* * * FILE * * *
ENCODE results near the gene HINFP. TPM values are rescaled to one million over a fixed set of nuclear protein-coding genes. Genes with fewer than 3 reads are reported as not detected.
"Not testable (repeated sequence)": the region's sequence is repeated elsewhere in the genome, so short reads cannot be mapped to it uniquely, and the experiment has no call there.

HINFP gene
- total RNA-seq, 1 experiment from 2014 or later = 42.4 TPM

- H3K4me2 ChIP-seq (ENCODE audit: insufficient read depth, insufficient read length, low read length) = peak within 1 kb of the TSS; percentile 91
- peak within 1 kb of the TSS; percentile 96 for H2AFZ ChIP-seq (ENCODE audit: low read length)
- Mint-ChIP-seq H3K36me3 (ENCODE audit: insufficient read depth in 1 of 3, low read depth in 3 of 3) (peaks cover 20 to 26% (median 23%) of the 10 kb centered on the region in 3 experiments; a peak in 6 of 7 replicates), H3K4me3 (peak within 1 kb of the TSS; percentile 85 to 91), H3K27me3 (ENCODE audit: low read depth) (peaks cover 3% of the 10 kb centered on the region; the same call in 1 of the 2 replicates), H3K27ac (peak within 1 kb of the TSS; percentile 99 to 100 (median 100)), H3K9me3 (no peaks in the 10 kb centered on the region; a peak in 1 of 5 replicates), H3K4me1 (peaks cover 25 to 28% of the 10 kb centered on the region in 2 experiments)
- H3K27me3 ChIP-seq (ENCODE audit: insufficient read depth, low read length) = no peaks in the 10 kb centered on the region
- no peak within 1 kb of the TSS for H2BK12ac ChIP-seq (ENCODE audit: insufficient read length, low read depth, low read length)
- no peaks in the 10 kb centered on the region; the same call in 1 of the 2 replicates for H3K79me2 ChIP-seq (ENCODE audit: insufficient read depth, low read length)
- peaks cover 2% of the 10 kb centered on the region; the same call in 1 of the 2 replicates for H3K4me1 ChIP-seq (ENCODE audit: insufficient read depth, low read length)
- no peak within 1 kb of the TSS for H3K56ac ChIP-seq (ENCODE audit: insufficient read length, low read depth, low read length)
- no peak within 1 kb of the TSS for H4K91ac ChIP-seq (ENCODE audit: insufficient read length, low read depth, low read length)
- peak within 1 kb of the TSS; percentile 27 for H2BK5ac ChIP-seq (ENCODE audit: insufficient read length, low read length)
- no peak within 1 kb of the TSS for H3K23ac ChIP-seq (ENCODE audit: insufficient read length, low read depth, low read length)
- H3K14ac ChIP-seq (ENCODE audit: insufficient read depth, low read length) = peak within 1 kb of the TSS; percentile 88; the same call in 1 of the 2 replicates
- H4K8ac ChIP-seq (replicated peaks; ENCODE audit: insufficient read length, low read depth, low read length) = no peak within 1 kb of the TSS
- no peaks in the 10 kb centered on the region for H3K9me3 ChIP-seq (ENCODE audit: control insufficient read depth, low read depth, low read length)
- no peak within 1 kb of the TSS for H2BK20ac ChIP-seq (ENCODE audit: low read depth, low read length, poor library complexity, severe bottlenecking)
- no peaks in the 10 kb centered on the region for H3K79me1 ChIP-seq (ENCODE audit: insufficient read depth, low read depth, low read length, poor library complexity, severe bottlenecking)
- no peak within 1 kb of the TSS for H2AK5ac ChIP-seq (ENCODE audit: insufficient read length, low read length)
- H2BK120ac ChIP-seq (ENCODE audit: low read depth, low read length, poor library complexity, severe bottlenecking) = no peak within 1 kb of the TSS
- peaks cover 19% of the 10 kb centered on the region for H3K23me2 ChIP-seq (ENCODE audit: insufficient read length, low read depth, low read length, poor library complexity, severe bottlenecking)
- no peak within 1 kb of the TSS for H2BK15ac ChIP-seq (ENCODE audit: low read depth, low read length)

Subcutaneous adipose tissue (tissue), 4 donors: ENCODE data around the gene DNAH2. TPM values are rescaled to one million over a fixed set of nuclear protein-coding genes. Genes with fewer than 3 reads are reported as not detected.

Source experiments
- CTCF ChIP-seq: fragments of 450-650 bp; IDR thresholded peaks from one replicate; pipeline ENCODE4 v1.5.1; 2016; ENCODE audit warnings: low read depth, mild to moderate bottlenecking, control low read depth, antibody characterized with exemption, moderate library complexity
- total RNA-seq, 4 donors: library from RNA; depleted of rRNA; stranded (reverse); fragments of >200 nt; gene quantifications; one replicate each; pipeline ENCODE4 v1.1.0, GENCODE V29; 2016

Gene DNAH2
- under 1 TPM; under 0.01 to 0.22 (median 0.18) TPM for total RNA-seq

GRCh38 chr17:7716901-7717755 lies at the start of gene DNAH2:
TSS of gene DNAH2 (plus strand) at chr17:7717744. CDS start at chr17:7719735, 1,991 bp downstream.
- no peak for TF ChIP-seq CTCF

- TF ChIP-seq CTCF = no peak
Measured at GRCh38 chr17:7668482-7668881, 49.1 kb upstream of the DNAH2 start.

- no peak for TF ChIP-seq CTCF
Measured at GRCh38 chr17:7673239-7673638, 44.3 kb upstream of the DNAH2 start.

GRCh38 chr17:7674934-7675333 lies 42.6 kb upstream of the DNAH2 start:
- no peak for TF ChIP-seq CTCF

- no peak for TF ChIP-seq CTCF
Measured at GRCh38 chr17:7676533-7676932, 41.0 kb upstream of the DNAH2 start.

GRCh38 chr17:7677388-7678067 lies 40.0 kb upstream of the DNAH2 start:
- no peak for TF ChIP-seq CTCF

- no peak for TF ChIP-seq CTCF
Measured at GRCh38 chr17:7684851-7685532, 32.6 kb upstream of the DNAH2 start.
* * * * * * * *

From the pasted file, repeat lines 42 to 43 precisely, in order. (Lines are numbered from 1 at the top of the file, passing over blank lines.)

GRCh38 chr17:7677388-7678067 lies 40.0 kb upstream of the DNAH2 start:
- no peak for TF ChIP-seq CTCF